I read in the LA Times about Warren Buffet at his recent annual meeting for Berkshire Hathaway inviting Doug Kass to be part of a handful of analysts posing impromptu questions to Warren and his second in command, Charlie Munger. What is interesting is not that a group of panelists will ask questions, but that the questions are not “pre-rehearsed” and that Doug Kass is a hedge fund manager who is a total skeptic of Buffet’s plan for Berkshire Hathaway, and has put his money against Berkshire Hathaway’s stock. The article describes that Warren Buffet is a big fan of truly listening to smart people who have a differing opinion from his own. “A deliberate, lifelong effort to find people to tell him why he might be wrong is one of the keys to Mr. Buffet’s success” – Buffet’s rule was to write down the thoughts of others within a half hour of hearing it so that his mind would not reject the idea before thinking it through. There is a lot to learn from Mr. Buffett. Creating a culture of healthy discourse, encouraging your team to provide a differing opinion and listening to their ideas can be a big point of learning.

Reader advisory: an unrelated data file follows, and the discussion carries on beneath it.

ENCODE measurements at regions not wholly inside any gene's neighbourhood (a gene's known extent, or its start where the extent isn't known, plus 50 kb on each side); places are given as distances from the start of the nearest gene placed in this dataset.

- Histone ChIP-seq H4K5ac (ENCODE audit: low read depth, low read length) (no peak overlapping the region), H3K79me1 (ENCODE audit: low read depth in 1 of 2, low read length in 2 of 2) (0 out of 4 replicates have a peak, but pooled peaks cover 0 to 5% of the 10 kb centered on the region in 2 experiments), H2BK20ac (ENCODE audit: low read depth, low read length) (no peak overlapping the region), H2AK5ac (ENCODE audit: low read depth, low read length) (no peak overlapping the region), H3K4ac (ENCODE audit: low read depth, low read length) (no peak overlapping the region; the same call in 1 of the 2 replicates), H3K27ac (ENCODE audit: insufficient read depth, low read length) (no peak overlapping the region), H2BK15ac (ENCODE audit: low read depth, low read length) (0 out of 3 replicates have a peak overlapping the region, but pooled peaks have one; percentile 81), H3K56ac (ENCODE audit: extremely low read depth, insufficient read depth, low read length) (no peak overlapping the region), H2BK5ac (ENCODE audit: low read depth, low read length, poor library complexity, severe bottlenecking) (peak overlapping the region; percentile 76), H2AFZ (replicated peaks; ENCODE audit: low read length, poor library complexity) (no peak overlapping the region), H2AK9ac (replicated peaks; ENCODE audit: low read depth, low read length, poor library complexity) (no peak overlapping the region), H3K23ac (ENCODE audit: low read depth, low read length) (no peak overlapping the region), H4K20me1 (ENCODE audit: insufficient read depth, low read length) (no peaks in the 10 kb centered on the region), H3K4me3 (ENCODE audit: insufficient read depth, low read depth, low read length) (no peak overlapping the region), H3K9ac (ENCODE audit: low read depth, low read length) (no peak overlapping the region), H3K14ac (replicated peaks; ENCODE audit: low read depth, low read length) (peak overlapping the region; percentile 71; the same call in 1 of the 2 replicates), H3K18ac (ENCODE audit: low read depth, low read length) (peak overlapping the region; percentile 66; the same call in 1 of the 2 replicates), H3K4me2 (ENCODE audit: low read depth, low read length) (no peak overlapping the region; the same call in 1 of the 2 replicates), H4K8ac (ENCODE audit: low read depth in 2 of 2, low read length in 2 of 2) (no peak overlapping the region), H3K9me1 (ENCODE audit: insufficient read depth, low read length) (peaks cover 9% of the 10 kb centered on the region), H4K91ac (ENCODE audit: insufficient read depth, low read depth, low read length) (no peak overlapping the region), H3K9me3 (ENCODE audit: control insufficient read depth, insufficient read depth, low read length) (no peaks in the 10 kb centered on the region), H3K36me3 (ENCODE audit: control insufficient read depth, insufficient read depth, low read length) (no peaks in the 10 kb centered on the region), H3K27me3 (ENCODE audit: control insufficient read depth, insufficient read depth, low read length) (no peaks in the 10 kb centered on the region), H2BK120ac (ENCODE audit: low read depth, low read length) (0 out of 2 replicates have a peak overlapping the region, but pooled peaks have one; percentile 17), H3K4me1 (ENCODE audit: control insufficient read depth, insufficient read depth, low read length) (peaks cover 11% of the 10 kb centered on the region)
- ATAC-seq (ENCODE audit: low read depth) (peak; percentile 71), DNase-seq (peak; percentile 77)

Ann Banning - Wright